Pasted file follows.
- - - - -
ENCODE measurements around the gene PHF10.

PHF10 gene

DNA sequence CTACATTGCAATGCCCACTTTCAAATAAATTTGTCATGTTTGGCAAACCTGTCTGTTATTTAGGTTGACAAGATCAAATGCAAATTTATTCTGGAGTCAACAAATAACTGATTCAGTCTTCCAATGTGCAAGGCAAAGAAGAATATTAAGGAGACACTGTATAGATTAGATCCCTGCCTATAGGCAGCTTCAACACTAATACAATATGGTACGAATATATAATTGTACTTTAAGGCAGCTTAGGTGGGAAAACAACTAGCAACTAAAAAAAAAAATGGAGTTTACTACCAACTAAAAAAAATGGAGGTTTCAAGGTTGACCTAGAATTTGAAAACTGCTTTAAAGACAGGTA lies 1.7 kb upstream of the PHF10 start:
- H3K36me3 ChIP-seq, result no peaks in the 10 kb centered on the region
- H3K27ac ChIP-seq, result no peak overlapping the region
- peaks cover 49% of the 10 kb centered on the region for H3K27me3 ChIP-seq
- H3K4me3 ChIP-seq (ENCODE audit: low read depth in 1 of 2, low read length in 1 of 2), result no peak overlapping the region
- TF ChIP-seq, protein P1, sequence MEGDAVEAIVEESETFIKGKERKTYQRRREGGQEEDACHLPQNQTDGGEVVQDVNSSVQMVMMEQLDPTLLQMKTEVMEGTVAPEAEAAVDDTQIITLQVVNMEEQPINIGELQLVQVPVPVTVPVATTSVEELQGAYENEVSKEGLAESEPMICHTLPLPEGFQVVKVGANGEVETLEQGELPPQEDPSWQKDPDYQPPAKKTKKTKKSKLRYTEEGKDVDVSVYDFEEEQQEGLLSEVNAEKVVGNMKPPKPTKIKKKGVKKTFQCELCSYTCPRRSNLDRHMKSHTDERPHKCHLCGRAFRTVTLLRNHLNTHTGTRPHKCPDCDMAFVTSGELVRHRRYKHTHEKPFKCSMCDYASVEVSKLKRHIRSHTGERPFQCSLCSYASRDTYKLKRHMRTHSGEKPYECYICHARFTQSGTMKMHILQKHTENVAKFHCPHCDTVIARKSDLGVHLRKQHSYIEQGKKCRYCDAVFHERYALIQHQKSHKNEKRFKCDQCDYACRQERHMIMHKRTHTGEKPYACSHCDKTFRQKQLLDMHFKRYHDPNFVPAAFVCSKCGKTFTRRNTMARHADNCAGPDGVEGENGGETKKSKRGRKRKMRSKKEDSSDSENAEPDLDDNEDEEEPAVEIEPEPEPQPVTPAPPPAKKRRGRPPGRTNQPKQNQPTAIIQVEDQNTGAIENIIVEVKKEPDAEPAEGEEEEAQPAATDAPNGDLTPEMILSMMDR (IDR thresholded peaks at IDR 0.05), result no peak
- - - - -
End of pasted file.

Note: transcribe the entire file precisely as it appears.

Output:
ENCODE measurements around the gene PHF10.

PHF10 gene

DNA sequence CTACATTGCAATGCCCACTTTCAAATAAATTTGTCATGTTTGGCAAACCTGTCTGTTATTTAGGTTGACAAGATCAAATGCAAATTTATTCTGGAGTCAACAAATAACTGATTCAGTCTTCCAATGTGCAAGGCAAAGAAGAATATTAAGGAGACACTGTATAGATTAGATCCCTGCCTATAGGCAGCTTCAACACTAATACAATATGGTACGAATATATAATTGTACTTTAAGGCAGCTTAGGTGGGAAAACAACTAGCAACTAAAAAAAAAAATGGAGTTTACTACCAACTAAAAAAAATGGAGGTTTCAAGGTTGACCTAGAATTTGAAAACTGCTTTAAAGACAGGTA lies 1.7 kb upstream of the PHF10 start:
- H3K36me3 ChIP-seq, result no peaks in the 10 kb centered on the region
- H3K27ac ChIP-seq, result no peak overlapping the region
- peaks cover 49% of the 10 kb centered on the region for H3K27me3 ChIP-seq
- H3K4me3 ChIP-seq (ENCODE audit: low read depth in 1 of 2, low read length in 1 of 2), result no peak overlapping the region
- TF ChIP-seq, protein P1, sequence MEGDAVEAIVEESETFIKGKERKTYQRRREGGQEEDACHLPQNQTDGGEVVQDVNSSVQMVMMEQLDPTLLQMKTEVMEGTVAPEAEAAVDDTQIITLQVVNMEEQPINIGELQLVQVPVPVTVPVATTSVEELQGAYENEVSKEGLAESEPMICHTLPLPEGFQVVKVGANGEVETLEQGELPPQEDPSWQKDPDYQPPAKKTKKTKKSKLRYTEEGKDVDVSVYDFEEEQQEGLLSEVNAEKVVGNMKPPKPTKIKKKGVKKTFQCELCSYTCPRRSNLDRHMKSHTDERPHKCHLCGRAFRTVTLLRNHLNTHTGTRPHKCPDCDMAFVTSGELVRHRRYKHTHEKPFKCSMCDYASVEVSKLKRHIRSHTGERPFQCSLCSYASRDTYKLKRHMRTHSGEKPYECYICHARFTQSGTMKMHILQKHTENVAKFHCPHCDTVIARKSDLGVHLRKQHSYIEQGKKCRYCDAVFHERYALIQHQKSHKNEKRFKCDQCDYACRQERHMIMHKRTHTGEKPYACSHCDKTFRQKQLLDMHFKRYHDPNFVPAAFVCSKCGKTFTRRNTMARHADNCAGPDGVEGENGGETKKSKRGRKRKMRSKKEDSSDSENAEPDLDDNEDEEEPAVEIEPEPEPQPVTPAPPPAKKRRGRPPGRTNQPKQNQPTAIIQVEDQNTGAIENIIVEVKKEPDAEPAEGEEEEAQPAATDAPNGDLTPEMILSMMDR (IDR thresholded peaks at IDR 0.05), result no peak